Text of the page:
Hello, we’re HowNow.

We’re a team of food-lovers, film buffs, tech geeks, dancers, divers, book worms and lots more. We’re good at different things but that’s cool because we’re growing together.

We’re on a mission to make meaningful learning a part of
everyday work.

Join our team
Flashback to when Leo won his first Oscar, Pokemon GO was a thing and when we started HowNow. These three phenomenons are completely unconnected but they did happen in the same year.

The story of how we started HowNow isn’t
straight-forward enough to sum up into a few lines and we believe is movie-worthy (although we might be biased). If it ever got made, the log line for the movie would read: a group of unlikely heroes come together to embark on a mission to make meaningful learning a part of everyday work and defeat the clunky LMS.

‍The moral of the movie would be better learning builds a better world. Coming soon to a screen near you.

Meet the humans behind the tech.

They can try cloning our features, but they can’t clone our people.
Nelson Sivalingam
Co-founder & CEO
Kuvera Sivalingam
Co-founder & COO
Ashish Kumar
Co-founder & CTO
Chris Chesterman
Head of Sales
Gloria Reina Sillero
Content Partnerships Manager
Lulu Dermeche
Head of Customer Success
Pauline Taylor
Head of People
Sam Lawton
Head of Customer Experience
Nitish Anand
ROR Developer
Priyank Mishra
UX/UI Designer
Girish Hardwani
Frontend Developer
Saurabh Narayankar
Frontend Developer
Prathamesh Patil
Frontend Developer
Rhys Hickman
Financial Controller
Harvey Stead
SDR Manager
Shyam Shankar
Head of Product
Vishal Singh
Ruby on Rails Developer
Viraj Chheda
Ruby on Rails Developer
Vikas Tiwari
Product Manager
Udaypratap Singh
Frontend Developer
Tanmay Joshi
Ruby on Rails Developer
Ashish Singh
Senior Ruby on Rails Developer
Sufiyan Siddique
Ruby on Rails Developer
Swathi Uppadi
Product Manager
Ashish Soundalkar
Senior Product Designer
Sonia Kaur Sandhu
Implementation Lead
Siddhesh Dalvi
Ruby on Rails Developer
Shruti Wadhe
Software Test Engineer
Ashish Vishwakarma
Ruby on Rails Developer
Saptaswa Sarkar
Ruby on Rails Developer
Saurabh Manwani
Senior Product Manager
Sainath Chorghe
Frontend Developer
Muhammed Salman Shamsi
Senior Front-end Developer
Ryan Collier
Customer Support Executive
Roshni Gosavi
Software Test Engineer
Rianna Lindsay-Smith
Customer Success Manager
Rohan Chavan
Software Test Engineer
Remi Taiwo
Content Partnerships Executive
Aliraza Lakhani
Ruby on Rails Developer
Omkar Nilapwar
UI/UX Designer
Rahul Gupta
Ruby on Rails Developer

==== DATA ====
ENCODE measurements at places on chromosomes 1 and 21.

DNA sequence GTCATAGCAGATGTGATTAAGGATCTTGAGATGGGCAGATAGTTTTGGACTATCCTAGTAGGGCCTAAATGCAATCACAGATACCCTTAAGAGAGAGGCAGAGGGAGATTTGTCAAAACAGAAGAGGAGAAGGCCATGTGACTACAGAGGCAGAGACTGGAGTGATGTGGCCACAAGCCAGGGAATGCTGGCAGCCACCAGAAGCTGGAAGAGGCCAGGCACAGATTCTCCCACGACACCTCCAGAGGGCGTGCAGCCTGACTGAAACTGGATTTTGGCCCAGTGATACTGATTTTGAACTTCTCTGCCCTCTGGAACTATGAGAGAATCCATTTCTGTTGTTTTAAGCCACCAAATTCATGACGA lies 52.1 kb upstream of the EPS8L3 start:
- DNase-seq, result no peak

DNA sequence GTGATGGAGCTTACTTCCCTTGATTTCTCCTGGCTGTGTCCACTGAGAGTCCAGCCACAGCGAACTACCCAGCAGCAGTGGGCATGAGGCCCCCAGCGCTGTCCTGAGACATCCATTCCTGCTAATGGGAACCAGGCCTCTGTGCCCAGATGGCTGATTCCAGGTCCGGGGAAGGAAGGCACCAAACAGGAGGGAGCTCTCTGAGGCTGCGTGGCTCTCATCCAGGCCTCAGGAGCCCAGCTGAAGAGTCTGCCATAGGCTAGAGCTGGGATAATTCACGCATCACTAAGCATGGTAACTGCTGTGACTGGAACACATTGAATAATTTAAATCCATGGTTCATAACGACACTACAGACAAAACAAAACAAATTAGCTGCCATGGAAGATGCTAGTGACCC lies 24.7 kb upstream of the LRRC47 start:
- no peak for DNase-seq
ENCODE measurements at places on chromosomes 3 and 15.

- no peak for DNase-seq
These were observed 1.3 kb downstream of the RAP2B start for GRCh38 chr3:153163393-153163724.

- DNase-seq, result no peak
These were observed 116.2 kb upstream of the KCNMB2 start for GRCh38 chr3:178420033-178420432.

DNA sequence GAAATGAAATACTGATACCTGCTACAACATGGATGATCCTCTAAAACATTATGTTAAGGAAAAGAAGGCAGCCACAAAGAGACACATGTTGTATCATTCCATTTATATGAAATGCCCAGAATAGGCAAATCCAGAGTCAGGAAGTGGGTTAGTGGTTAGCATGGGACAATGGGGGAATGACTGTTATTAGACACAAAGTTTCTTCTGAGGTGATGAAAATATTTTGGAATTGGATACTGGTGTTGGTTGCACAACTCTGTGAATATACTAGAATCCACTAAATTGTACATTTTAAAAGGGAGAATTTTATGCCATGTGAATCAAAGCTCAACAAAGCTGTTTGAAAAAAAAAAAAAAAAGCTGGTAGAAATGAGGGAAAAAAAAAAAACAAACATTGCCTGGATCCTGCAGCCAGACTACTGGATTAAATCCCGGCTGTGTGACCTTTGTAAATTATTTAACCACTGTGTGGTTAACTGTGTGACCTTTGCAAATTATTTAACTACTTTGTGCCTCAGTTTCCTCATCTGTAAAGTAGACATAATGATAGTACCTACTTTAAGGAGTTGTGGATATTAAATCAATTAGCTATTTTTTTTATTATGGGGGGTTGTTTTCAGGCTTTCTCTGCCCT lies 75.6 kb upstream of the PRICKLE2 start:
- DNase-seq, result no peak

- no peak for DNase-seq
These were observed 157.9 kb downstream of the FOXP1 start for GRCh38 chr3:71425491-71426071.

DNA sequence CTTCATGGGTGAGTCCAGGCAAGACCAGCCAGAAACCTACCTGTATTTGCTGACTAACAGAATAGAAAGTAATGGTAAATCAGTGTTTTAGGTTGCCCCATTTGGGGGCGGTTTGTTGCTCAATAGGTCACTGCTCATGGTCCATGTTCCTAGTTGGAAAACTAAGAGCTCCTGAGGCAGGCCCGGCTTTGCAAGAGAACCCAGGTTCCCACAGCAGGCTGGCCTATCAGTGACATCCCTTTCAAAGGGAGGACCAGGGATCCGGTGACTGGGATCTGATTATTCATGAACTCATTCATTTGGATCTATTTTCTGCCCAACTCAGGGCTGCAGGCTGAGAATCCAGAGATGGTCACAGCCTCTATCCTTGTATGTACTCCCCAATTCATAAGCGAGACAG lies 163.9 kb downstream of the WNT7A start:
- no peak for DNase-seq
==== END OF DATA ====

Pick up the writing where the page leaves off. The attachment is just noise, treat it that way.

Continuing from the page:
Pavithra Basavnthraya
Software Test Engineer
Pallavi Moon
Software Test Engineer
Nikhil Mendonca
Senior Front-end Developer
Nida Khan
Software Test Engineer
Nicole Flaherty
Senior Customer Success Manager
Naaz Sameja
People Operations Coordinator
Luis Goncalves
Technical Solutions Consultant
Matthew Heard
Account Executive
Jonny Horgan
Customer Success Manager
Kunal Gala
Head of Engineering
Kumy Veluppillai
Senior Demand Generation Manager
Jigar Panchal
Ruby on Rails Developer
Sourabh Kankekar
Software Test Engineer
Jessica Allen
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James Adie
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Hozefa Kherodawala
Software Test Engineer
Hardik Jain
Backend Team Lead
Grace Harvey
Customer Success Manager
Gary Stringer
Senior Content Marketing Manager
Emily Mills
Account Executive
Eloise Laot
Account Executive
Dom Blossom
Senior Talent Partner
Bhushan Sasane
Ruby on Rails Developer
Avi Watwani
Ruby on Rails Developer
Alfie Gardner
Product Marketing Manager
Abdul-Mueed-Ansari
Ruby on Rails Developer
Akshay Arun Dhobale
Backend Team Lead
Akhil Vutukuri
Senior Software Test Engineer
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Customer Support Operations Manager

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Obsess over customer problems and strive to make them successful.

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It’s not easy being an L&D team right now!

We’re typically trying to deliver for a lot of people, sometimes with limited resources but almost always with a lot of pressure to help the business and its people grow.

A lot of the time, we don’t help ourselves. We plough our limited time and resources into activities and tactics that won’t help us do any of the above.

But if we’re going to deliver impact, we need to get past the things that stop us from driving impact and understand where companies go wrong with learning and development.

This post takes you through the most common kinds of L&D waste so that you can avoid falling into the same traps.

1. We’re often guilty of underestimating the pace of change

The world is changing faster than ever and we often underestimate the pace of that change and how much it’ll disrupt our business. 

This means we don’t learn fast enough to keep pace and the risk of our skills and knowledge becoming obsolete increases - which opens the door to competitors and disruptors in our space.

Think about the contrasting fortunes of Blockbuster and Netflix. Blockbuster was an established brand with so much more data on viewing habits and customer behaviour. 

But they were simply focused on scaling their existing model, rather than understanding changing customer needs and the evolving digital landscape. 

Their failure to learn fast and keep up with the pace of change opened the door to Netflix and the rest is history.

2. We fall into the trap of solving problems that don’t exist

Many L&D teams are operating like a failing startup, building a product the customer doesn't actually want or need based on assumptions they've made without asking the customer or digging into the problem.